Seal pup census carried out by flying drone over Farne Islands

An annual seal census at one of Britain’s most important colonies has had to be carried out from the air due to the coronavirus pandemic.

Social distancing and furlough have meant National Trust rangers have not been staying on the Farne Islands, in the North Sea, where in normal years they monitor the wildlife.

So the trust brought in a drone operator to film the islands, just off the Northumberland coast, and experts will then count the pups to monitor the population of grey seals.

In recent years, numbers have been rising and early indications are that a record 3,000 pups could be born this season, up from 2,800 last year.

Globally, the Atlantic grey is one of the rarest seal species and is a protected sea mammal.

There are around 300,000 worldwide, with some 40% living in British and Irish waters.

The Farne Islands are home to one of England’s largest colonies.

Normally, the pups are counted individually by rangers walking carefully through the colony and marking them with a harmless vegetable dye to indicate they have been recorded.

But Covid-19 meant fewer rangers could safely stay together on the islands in their limited accommodation miles out to sea, and the National Trust has also furloughed staff.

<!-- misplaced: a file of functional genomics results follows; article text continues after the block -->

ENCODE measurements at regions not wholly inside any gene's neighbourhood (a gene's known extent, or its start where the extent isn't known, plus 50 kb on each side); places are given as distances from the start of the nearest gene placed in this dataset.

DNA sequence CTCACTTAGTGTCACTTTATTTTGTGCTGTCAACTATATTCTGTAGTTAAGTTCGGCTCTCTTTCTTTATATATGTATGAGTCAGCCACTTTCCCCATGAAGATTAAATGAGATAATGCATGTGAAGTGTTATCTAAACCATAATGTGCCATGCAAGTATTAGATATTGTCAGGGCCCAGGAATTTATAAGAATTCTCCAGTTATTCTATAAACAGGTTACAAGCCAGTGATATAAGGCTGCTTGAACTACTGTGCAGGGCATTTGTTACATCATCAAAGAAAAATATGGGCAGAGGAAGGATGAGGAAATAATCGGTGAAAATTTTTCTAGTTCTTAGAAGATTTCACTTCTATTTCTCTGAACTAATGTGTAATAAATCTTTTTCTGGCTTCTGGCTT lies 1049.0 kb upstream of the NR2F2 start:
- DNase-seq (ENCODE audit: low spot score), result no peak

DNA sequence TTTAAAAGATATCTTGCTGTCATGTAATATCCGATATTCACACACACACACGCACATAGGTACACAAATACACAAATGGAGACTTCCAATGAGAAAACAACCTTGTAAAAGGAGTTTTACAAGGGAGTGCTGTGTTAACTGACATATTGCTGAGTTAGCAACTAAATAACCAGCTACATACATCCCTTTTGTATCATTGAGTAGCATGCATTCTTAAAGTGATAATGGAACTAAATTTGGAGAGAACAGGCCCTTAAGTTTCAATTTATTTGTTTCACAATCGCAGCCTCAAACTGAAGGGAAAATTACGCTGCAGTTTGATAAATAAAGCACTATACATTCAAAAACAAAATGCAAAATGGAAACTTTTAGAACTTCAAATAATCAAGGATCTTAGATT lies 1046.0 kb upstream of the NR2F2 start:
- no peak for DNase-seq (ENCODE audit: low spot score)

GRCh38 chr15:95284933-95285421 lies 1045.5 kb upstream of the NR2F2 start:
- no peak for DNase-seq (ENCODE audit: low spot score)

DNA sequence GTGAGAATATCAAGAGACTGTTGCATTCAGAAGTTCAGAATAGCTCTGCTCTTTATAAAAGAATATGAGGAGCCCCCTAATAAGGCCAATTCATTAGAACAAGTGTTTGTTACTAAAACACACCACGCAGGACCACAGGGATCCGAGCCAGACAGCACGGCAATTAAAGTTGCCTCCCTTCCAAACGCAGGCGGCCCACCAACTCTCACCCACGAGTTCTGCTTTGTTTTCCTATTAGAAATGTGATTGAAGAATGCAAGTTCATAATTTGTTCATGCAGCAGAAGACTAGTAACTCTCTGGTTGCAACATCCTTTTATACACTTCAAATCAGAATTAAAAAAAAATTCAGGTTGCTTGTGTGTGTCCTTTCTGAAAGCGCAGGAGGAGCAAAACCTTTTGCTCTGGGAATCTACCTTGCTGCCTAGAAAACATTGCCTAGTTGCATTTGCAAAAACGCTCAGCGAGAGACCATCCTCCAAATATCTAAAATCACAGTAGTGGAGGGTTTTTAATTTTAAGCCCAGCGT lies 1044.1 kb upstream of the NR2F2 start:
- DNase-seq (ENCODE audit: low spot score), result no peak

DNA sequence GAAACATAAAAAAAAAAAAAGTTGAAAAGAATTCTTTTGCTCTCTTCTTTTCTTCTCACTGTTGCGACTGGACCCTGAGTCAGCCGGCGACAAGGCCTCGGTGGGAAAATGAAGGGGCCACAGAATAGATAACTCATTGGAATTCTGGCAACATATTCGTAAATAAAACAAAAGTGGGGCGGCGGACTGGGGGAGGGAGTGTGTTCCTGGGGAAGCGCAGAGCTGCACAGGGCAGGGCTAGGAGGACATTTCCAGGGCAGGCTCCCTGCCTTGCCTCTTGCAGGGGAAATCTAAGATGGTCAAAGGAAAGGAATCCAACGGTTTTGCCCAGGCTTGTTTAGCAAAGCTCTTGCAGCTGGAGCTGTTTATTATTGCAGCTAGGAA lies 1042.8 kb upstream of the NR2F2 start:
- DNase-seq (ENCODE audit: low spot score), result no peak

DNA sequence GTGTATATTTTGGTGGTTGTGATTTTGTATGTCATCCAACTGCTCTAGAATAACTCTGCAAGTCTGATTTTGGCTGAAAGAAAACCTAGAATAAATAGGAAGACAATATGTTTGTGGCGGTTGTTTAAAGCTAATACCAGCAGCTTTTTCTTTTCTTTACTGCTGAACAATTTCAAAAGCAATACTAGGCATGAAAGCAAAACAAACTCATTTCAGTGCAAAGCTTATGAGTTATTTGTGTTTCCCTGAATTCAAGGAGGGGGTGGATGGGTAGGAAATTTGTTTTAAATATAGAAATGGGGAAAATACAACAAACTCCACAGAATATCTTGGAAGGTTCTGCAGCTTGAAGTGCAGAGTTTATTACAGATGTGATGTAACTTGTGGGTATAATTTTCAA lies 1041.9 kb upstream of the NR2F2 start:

Seals and pups on the Farne Islands
Seals and pups on the Farne Islands

National Trust ranger Harriet Reid said: “Due to the coronavirus crisis, we haven’t been able to live on the islands this year, which we normally do between March and December.

“This has meant we’ve been unable to carry out our annual seal pup count on the ground.

“Working with licensed conservation specialists to capture drone images and footage gives us an excellent view of the islands, and, from the clear images, we can count the total numbers of seal pups on each island.

“Following growth in numbers over the last five years, we’re hopeful for another good year for the Atlantic grey seal population.”

Drone pilot Ritchie Southerton has previously helped with the count but this is the first time the survey has been done by air alone.

He said: “From the pictures I have been getting already, this is going to be an amazing year for the seal pups.

“It’s brilliant getting to help the National Trust, coming to the Farne Islands, it’s absolutely amazing.”